Productive Conflict for Innovation

People have different viewpoints, opinions, and look at the same issue through different lenses. Under the right set of circumstances, these differences can escalate to conflict in the work environment. How the conflict is managed determines if the conflict can be used for innovation or if it is destructive to the team. When there is conflict, there is the potential for team learning to occur.

Team learning occurs when there is a flow of information between members of the team, feedback is given freely and easily accepted and everyone’s contribution is valued. The following are environments where team conflict can lead to team learning.

  • People feel safe to disagree without fear of reprisal or being bullied.
  • Conversations are focused on topics and issues, versus ‘getting personal’.
  • Everyone wants to understand the various opinions and actively debate them.
  • The questions asked are to promote learning and understanding, versus game playing and trying to one up each other.
  • The questions are not about I and you, but are around learning as a team. This moves the whole frame of reference from a zero sum game to ‘we’.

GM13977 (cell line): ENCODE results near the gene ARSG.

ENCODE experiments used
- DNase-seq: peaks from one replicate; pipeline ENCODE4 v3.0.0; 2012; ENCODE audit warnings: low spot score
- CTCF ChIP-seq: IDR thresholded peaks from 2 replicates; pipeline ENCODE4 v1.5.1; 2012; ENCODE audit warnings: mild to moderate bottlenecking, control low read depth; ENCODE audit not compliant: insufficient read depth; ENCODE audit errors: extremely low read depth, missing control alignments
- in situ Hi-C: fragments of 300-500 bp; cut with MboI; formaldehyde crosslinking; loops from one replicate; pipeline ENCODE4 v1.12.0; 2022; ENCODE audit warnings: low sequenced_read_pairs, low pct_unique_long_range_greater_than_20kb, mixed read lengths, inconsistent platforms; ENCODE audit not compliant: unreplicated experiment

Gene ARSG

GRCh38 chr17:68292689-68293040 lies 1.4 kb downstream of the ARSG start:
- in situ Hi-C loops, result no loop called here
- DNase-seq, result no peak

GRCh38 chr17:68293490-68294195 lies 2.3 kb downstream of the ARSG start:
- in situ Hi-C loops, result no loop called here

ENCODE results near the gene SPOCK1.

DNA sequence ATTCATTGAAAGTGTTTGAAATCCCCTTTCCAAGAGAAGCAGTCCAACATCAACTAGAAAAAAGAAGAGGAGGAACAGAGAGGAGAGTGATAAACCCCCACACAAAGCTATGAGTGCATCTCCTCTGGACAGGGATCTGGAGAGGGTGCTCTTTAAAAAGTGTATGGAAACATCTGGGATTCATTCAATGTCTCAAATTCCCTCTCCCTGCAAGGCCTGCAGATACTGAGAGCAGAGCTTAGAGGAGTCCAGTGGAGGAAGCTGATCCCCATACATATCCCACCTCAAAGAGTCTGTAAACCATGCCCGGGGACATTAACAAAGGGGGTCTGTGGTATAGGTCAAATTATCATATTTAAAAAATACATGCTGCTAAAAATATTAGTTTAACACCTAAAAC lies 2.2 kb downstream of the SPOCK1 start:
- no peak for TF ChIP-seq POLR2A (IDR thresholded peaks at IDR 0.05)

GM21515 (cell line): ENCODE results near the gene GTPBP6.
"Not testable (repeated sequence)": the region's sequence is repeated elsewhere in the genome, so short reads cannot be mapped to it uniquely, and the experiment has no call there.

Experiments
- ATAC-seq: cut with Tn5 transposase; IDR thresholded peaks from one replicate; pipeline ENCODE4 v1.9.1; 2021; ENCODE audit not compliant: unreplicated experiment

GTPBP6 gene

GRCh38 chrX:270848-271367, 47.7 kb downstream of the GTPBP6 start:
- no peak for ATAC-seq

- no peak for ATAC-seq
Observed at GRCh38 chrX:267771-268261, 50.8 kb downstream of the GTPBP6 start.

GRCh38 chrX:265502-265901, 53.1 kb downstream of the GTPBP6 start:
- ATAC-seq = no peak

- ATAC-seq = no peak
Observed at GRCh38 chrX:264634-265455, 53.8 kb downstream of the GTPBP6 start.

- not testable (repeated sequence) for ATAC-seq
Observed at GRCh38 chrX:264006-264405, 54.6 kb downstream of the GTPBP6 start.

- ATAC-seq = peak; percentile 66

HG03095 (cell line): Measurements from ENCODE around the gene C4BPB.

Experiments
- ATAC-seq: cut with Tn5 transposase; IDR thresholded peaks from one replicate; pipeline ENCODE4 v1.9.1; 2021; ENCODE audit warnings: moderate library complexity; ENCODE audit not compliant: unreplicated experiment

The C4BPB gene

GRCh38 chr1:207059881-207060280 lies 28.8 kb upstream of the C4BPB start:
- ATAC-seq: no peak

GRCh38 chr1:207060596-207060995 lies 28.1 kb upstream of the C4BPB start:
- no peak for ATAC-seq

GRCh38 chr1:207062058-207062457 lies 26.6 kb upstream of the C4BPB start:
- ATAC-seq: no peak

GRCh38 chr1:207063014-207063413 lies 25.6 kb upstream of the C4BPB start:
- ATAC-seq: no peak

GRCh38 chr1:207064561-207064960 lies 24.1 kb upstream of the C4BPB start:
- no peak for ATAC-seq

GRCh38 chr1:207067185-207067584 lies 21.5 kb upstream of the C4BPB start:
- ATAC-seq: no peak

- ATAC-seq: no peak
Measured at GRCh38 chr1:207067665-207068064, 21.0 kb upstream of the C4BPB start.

According to Peter Senge and The Fifth Discipline, this is more than just teamwork. Its understanding how to create a space where people are able to relax, work hard, and be comfortable with each other. This will ultimately lead to innovative ideas and complex problem solving. To start to build this environment, consider the following questions:

  • What should the role of leadership be on our team?
  • Who should facilitate the meetings?
  • What should the decision making process be? Will it build solidarity and develop capacity?
  • What is the role of each person on the team?
  • How does the team ensure that each person’s ideas are heard and truly listened too?

Having a team that becomes comfortable with feedback builds trust, listening skills, and integrity. This then leads to collaboration, engagement, and innovation.

 

References:

Senge, Peter (1990).The fifth discipline: the art and practice of the learning organization. New York: Doubleday.